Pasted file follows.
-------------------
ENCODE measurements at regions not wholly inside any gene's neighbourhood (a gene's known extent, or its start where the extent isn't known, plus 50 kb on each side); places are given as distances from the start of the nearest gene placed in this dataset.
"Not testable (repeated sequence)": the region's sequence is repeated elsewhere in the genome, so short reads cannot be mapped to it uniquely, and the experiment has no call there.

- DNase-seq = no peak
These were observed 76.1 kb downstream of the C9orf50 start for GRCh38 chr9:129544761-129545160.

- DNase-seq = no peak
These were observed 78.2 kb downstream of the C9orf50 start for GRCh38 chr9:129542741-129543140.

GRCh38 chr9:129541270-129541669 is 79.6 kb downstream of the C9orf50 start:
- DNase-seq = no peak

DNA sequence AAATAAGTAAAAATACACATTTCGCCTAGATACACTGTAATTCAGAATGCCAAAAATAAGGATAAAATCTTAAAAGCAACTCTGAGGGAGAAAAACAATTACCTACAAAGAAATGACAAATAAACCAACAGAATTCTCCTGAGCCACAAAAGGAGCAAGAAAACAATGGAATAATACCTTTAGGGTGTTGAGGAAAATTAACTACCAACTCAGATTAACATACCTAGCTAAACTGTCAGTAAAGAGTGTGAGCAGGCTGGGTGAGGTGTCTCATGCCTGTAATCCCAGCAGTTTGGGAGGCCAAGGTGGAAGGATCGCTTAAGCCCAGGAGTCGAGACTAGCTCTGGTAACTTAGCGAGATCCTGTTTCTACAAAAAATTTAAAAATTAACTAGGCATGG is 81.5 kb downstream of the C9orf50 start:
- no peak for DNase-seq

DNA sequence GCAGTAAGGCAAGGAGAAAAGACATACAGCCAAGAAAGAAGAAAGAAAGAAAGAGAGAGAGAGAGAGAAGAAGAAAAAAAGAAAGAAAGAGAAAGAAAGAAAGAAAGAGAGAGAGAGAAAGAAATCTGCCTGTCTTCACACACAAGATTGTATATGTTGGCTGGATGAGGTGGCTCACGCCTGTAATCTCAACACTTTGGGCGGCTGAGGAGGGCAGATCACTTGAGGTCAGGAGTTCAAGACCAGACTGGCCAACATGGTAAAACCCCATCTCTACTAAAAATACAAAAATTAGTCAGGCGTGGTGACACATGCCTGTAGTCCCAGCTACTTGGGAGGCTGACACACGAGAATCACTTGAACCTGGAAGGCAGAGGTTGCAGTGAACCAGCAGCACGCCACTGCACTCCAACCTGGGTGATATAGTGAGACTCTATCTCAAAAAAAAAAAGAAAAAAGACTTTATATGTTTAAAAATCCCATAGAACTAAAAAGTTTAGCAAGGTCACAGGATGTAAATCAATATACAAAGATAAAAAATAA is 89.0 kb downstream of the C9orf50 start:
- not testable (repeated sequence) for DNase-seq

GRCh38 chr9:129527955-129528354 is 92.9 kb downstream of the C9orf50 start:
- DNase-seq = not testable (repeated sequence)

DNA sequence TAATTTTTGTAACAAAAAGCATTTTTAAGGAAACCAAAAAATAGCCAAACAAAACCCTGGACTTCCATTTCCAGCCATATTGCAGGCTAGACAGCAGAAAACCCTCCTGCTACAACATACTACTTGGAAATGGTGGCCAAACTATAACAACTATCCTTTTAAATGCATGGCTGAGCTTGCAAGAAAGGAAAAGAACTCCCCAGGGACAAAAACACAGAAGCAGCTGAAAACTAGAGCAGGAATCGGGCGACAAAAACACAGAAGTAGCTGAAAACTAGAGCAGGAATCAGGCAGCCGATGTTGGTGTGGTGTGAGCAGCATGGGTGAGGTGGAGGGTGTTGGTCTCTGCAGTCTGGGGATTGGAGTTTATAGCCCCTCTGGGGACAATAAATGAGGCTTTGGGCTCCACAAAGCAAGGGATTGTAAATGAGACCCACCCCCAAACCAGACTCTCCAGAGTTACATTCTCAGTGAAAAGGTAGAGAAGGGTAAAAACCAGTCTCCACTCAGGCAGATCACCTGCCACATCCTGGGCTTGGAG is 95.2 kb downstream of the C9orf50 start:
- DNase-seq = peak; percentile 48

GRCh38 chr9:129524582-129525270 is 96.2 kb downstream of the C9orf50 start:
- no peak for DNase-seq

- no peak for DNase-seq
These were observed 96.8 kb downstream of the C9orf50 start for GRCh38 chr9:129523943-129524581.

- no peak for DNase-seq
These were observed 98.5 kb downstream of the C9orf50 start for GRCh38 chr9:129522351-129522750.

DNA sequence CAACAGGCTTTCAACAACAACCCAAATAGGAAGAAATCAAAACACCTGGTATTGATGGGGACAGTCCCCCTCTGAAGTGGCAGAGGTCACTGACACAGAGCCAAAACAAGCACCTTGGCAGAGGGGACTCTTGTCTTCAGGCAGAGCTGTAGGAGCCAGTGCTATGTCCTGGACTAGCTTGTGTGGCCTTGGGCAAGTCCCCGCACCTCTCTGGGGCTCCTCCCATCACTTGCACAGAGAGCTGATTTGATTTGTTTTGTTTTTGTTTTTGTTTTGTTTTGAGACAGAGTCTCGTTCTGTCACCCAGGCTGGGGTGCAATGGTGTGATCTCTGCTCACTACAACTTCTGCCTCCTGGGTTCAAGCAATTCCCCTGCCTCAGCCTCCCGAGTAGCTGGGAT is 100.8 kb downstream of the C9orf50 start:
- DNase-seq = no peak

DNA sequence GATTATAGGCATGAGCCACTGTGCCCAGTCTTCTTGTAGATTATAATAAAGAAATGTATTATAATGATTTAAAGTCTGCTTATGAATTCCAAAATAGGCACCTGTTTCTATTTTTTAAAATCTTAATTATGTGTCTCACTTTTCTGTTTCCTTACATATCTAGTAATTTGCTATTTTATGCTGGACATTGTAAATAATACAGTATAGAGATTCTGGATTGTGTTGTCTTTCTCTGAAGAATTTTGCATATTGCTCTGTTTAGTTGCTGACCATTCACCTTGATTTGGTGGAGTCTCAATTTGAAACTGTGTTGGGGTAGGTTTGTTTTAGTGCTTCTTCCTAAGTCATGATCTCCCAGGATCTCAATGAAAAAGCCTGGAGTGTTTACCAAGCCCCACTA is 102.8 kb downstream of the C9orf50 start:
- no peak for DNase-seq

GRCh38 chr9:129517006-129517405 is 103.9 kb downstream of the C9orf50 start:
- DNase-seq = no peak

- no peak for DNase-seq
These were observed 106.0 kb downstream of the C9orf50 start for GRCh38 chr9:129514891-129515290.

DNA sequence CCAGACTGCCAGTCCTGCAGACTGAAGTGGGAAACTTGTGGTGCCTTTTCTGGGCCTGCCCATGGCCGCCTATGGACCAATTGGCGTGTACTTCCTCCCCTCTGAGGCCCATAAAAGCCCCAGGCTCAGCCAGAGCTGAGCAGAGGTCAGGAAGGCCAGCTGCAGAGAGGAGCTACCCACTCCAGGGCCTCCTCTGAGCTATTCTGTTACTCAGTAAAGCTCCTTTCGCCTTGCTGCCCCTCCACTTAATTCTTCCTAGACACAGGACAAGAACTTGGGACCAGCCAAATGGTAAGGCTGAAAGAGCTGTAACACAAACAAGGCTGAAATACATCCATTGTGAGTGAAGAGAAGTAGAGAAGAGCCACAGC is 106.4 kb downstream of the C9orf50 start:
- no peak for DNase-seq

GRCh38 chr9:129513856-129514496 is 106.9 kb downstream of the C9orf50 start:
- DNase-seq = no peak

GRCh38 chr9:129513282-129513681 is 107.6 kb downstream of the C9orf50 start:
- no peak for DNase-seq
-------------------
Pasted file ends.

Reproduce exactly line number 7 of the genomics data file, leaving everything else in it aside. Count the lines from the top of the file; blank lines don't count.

GRCh38 chr9:129541270-129541669 is 79.6 kb downstream of the C9orf50 start: